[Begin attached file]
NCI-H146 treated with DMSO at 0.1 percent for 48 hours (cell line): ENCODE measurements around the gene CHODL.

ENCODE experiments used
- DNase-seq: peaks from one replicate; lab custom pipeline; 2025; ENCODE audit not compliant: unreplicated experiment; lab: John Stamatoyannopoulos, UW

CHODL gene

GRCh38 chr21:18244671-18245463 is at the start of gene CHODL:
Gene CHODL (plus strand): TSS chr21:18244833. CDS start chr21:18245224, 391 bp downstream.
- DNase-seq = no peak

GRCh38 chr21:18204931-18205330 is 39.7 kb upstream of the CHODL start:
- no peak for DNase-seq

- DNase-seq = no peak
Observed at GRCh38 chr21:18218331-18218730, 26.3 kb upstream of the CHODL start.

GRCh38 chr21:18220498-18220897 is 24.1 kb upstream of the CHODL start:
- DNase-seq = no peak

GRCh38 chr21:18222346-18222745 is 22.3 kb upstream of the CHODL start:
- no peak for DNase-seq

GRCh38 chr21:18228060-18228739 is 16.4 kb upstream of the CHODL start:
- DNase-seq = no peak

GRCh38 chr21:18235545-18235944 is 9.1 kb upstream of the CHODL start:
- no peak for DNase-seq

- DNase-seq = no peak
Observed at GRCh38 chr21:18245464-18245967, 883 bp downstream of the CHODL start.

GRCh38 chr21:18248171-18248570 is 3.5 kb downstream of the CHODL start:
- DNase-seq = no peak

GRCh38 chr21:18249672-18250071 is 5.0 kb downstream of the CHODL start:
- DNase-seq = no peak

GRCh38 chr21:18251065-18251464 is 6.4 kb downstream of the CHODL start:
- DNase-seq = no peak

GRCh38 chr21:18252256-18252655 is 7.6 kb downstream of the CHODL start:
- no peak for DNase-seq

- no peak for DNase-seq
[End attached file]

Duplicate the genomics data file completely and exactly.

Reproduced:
NCI-H146 treated with DMSO at 0.1 percent for 48 hours (cell line): ENCODE measurements around the gene CHODL.

ENCODE experiments used
- DNase-seq: peaks from one replicate; lab custom pipeline; 2025; ENCODE audit not compliant: unreplicated experiment; lab: John Stamatoyannopoulos, UW

CHODL gene

GRCh38 chr21:18244671-18245463 is at the start of gene CHODL:
Gene CHODL (plus strand): TSS chr21:18244833. CDS start chr21:18245224, 391 bp downstream.
- DNase-seq = no peak

GRCh38 chr21:18204931-18205330 is 39.7 kb upstream of the CHODL start:
- no peak for DNase-seq

- DNase-seq = no peak
Observed at GRCh38 chr21:18218331-18218730, 26.3 kb upstream of the CHODL start.

GRCh38 chr21:18220498-18220897 is 24.1 kb upstream of the CHODL start:
- DNase-seq = no peak

GRCh38 chr21:18222346-18222745 is 22.3 kb upstream of the CHODL start:
- no peak for DNase-seq

GRCh38 chr21:18228060-18228739 is 16.4 kb upstream of the CHODL start:
- DNase-seq = no peak

GRCh38 chr21:18235545-18235944 is 9.1 kb upstream of the CHODL start:
- no peak for DNase-seq

- DNase-seq = no peak
Observed at GRCh38 chr21:18245464-18245967, 883 bp downstream of the CHODL start.

GRCh38 chr21:18248171-18248570 is 3.5 kb downstream of the CHODL start:
- DNase-seq = no peak

GRCh38 chr21:18249672-18250071 is 5.0 kb downstream of the CHODL start:
- DNase-seq = no peak

GRCh38 chr21:18251065-18251464 is 6.4 kb downstream of the CHODL start:
- DNase-seq = no peak

GRCh38 chr21:18252256-18252655 is 7.6 kb downstream of the CHODL start:
- no peak for DNase-seq

- no peak for DNase-seq